Nitrous oxide emissions from fertilised grassland: A 2-year study of the effects of N fertiliser form and environmental conditions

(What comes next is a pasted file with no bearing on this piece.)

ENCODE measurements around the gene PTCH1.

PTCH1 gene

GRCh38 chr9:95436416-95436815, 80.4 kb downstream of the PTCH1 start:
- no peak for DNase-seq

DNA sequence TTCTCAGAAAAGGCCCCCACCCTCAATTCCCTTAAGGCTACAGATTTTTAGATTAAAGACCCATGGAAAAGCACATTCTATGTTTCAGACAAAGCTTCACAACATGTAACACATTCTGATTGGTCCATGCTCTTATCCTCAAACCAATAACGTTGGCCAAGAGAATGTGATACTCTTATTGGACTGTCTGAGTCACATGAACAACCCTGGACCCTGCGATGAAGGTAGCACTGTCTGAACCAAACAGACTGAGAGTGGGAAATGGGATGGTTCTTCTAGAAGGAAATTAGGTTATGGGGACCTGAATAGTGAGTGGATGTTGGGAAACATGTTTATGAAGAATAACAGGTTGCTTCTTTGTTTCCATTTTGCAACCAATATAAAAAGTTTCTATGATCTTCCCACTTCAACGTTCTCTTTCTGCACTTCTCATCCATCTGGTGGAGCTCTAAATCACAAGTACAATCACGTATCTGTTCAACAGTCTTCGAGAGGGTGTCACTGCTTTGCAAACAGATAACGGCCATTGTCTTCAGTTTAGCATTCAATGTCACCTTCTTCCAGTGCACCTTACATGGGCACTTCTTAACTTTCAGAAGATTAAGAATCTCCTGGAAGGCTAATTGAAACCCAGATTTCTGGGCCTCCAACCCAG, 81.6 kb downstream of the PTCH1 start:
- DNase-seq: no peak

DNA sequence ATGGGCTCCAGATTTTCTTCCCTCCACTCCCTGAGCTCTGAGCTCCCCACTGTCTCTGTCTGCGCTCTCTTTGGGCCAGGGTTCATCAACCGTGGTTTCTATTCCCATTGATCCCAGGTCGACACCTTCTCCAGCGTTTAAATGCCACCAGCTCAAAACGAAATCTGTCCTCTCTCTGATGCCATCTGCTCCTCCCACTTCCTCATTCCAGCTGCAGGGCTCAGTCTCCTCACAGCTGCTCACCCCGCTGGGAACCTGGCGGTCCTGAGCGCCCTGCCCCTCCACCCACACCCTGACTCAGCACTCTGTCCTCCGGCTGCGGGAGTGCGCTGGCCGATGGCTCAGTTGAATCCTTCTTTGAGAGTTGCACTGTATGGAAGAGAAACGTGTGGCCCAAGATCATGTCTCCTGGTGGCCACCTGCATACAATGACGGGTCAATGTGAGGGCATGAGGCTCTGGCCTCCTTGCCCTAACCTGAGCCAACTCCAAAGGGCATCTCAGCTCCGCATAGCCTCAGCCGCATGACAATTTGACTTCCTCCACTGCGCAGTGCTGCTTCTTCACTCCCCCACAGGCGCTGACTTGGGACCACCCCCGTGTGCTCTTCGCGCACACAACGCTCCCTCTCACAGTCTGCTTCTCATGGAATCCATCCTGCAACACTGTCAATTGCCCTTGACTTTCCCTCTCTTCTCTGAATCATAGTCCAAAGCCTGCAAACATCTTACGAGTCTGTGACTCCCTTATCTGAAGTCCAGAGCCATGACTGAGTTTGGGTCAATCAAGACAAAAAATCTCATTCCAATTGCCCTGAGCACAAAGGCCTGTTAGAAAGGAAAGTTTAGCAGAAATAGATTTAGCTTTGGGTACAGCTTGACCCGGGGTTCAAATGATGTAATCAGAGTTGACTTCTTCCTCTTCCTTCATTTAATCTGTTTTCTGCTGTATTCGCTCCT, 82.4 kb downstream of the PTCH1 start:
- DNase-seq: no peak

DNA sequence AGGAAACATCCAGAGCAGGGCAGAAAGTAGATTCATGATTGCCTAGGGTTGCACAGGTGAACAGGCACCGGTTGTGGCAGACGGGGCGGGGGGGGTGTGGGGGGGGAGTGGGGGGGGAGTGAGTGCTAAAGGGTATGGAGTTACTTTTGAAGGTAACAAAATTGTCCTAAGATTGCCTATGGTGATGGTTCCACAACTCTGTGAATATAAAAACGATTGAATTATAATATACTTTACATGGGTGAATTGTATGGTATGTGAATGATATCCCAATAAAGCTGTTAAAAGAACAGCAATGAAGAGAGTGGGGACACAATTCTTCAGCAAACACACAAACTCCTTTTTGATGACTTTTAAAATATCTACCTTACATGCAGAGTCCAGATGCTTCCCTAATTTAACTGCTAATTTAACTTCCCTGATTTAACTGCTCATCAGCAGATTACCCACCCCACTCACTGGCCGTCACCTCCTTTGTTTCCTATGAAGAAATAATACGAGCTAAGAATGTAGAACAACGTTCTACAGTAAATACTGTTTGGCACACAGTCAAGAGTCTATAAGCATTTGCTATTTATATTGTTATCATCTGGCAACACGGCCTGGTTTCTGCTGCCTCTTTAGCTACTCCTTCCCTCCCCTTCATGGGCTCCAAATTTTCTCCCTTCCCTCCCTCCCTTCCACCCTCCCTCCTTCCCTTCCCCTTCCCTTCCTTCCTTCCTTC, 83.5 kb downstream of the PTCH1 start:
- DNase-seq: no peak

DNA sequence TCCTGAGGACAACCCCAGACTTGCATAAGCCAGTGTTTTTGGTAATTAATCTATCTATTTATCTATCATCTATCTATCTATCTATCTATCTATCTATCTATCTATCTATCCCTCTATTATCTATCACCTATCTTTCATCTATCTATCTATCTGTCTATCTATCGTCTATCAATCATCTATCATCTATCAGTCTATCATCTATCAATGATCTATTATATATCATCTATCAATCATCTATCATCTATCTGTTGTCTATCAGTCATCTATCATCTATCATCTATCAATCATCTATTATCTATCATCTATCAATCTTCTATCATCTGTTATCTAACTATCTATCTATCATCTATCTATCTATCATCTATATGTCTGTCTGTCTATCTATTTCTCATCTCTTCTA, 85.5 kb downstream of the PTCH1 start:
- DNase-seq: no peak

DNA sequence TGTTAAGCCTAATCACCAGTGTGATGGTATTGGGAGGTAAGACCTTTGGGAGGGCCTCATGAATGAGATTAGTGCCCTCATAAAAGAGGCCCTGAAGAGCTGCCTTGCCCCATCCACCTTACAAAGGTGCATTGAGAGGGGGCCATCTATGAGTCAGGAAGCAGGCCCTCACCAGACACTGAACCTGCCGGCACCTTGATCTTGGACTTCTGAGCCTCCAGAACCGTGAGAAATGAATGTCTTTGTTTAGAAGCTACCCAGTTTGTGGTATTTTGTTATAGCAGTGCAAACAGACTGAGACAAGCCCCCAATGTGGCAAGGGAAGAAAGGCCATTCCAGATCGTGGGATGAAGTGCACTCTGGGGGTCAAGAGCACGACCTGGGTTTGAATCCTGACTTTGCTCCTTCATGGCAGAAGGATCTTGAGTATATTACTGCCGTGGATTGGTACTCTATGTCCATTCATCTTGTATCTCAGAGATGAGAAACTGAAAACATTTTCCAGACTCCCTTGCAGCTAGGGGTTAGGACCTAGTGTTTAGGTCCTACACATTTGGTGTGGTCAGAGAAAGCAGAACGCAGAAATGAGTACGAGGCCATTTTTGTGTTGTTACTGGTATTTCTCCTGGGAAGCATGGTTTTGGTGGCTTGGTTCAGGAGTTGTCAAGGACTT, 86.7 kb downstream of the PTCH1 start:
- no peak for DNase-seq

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The aim was to investigate the effects of different N fertilisers on nitrous oxide (N2O) flux from agricultural grassland, with a view to suggesting fertiliser practices least likely to cause substantial N2O emissions, and to assess the influence of soil and environmental factors on the emissions. Replicate plots on a clay loam grassland were fertilised with ammonium sulphate (AS), urea (U), calcium nitrate (CN), ammonium nitrate (AN), or cattle slurry supplemented with AN on three occasions in each of 2 years. Frequent measurements were made of N2O flux and soil and environmental variables. The loss of N2O-N as a percentage of N fertiliser applied was highest from the supplemented slurry (SS) treatment and U, and lowest from AS. The temporal pattern of losses was different for the different fertilisers and between years. Losses from U were lower than those from AN and CN in the spring, but higher in the summer. The high summer fluxes were associated with high water-filled pore space (WFPS) values. Fluxes also rose steeply with temperature where WFPS or mineral N values were not limiting. Total annual loss was higher in the 2nd year, probably because of the rainfall pattern: the percentage losses were 2.2, 1.4, 1.2, 1.1 and 0.4 from SS, U, AN, CN and AS, respectively. Application of U in the spring and AN twice in the summer in the 2nd year gave an average emission factor of 0.8% – lower than from application of either individual fertiliser. We suggest that similar varied fertilisation practices, modified according to soil and crop type and climatic conditions, might be employed to minimise N2O emissions from agricultural land.
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